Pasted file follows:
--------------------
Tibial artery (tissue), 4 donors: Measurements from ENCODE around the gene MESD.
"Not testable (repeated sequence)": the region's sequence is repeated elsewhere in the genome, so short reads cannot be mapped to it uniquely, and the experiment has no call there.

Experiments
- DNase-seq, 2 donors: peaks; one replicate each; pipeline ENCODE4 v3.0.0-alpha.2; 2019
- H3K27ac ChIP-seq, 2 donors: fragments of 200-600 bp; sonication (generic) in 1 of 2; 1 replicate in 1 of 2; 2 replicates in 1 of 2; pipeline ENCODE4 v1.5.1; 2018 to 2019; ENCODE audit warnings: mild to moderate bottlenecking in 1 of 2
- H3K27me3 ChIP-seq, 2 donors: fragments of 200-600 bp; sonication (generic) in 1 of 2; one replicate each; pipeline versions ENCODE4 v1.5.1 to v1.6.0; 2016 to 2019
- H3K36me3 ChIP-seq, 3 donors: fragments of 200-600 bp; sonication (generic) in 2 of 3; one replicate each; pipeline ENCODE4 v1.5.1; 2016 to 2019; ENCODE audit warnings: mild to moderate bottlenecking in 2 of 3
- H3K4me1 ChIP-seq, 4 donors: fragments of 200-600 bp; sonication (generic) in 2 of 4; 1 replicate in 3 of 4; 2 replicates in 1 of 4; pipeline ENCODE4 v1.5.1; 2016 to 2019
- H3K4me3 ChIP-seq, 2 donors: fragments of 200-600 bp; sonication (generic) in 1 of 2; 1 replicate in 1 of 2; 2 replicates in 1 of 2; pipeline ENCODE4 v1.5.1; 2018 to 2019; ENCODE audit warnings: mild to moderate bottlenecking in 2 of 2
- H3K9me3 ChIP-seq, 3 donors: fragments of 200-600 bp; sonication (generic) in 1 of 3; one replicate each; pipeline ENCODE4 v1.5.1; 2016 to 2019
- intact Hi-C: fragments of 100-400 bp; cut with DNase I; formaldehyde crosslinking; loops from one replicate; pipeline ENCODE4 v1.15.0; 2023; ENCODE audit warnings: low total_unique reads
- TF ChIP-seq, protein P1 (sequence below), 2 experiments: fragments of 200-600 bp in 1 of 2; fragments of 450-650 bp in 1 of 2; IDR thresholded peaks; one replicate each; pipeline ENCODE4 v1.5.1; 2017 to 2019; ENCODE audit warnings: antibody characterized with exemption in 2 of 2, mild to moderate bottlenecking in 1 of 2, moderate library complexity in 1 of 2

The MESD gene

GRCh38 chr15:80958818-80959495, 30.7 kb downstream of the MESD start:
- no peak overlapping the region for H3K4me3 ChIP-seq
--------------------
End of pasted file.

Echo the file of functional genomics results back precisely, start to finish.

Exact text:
Tibial artery (tissue), 4 donors: Measurements from ENCODE around the gene MESD.
"Not testable (repeated sequence)": the region's sequence is repeated elsewhere in the genome, so short reads cannot be mapped to it uniquely, and the experiment has no call there.

Experiments
- DNase-seq, 2 donors: peaks; one replicate each; pipeline ENCODE4 v3.0.0-alpha.2; 2019
- H3K27ac ChIP-seq, 2 donors: fragments of 200-600 bp; sonication (generic) in 1 of 2; 1 replicate in 1 of 2; 2 replicates in 1 of 2; pipeline ENCODE4 v1.5.1; 2018 to 2019; ENCODE audit warnings: mild to moderate bottlenecking in 1 of 2
- H3K27me3 ChIP-seq, 2 donors: fragments of 200-600 bp; sonication (generic) in 1 of 2; one replicate each; pipeline versions ENCODE4 v1.5.1 to v1.6.0; 2016 to 2019
- H3K36me3 ChIP-seq, 3 donors: fragments of 200-600 bp; sonication (generic) in 2 of 3; one replicate each; pipeline ENCODE4 v1.5.1; 2016 to 2019; ENCODE audit warnings: mild to moderate bottlenecking in 2 of 3
- H3K4me1 ChIP-seq, 4 donors: fragments of 200-600 bp; sonication (generic) in 2 of 4; 1 replicate in 3 of 4; 2 replicates in 1 of 4; pipeline ENCODE4 v1.5.1; 2016 to 2019
- H3K4me3 ChIP-seq, 2 donors: fragments of 200-600 bp; sonication (generic) in 1 of 2; 1 replicate in 1 of 2; 2 replicates in 1 of 2; pipeline ENCODE4 v1.5.1; 2018 to 2019; ENCODE audit warnings: mild to moderate bottlenecking in 2 of 2
- H3K9me3 ChIP-seq, 3 donors: fragments of 200-600 bp; sonication (generic) in 1 of 3; one replicate each; pipeline ENCODE4 v1.5.1; 2016 to 2019
- intact Hi-C: fragments of 100-400 bp; cut with DNase I; formaldehyde crosslinking; loops from one replicate; pipeline ENCODE4 v1.15.0; 2023; ENCODE audit warnings: low total_unique reads
- TF ChIP-seq, protein P1 (sequence below), 2 experiments: fragments of 200-600 bp in 1 of 2; fragments of 450-650 bp in 1 of 2; IDR thresholded peaks; one replicate each; pipeline ENCODE4 v1.5.1; 2017 to 2019; ENCODE audit warnings: antibody characterized with exemption in 2 of 2, mild to moderate bottlenecking in 1 of 2, moderate library complexity in 1 of 2

The MESD gene

GRCh38 chr15:80958818-80959495, 30.7 kb downstream of the MESD start:
- no peak overlapping the region for H3K4me3 ChIP-seq